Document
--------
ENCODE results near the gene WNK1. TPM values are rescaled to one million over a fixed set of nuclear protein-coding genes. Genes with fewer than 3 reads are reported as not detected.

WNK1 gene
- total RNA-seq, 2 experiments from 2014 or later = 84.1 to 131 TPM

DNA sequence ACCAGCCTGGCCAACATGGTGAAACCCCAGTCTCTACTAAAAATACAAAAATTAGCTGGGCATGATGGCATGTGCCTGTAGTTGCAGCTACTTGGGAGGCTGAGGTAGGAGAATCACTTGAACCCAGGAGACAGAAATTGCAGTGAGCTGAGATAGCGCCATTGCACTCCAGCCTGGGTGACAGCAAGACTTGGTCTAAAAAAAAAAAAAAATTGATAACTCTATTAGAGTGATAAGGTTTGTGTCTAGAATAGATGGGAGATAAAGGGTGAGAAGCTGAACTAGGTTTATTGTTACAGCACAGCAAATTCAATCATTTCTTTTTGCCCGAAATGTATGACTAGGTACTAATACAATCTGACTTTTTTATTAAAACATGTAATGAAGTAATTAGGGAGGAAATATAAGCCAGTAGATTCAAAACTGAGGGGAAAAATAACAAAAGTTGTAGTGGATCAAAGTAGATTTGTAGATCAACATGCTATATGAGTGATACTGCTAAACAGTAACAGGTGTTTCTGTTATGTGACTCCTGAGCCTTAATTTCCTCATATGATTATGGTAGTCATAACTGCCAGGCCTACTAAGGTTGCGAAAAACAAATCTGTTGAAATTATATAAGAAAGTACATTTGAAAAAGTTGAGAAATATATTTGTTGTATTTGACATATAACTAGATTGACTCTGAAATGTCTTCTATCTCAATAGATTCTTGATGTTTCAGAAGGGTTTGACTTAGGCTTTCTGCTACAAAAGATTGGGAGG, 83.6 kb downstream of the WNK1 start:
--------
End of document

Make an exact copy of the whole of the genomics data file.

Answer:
ENCODE results near the gene WNK1. TPM values are rescaled to one million over a fixed set of nuclear protein-coding genes. Genes with fewer than 3 reads are reported as not detected.

WNK1 gene
- total RNA-seq, 2 experiments from 2014 or later = 84.1 to 131 TPM

DNA sequence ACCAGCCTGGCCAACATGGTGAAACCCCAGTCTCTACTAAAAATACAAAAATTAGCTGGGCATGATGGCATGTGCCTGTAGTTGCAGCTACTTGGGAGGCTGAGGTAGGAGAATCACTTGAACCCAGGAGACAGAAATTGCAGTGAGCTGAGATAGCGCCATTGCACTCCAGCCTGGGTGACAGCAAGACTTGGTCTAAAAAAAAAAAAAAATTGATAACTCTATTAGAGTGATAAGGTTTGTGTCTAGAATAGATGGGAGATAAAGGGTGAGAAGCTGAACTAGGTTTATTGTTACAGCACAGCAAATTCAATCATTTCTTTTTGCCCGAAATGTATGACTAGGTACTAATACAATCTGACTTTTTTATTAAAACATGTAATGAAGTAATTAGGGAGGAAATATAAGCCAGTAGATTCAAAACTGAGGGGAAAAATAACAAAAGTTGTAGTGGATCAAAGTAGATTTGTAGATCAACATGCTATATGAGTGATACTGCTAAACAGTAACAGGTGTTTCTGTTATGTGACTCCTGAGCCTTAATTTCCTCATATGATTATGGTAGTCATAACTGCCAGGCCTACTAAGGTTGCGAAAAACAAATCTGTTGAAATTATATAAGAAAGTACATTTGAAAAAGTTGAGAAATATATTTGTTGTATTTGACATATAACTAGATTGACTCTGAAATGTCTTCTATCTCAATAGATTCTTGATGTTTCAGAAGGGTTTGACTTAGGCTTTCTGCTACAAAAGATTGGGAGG, 83.6 kb downstream of the WNK1 start: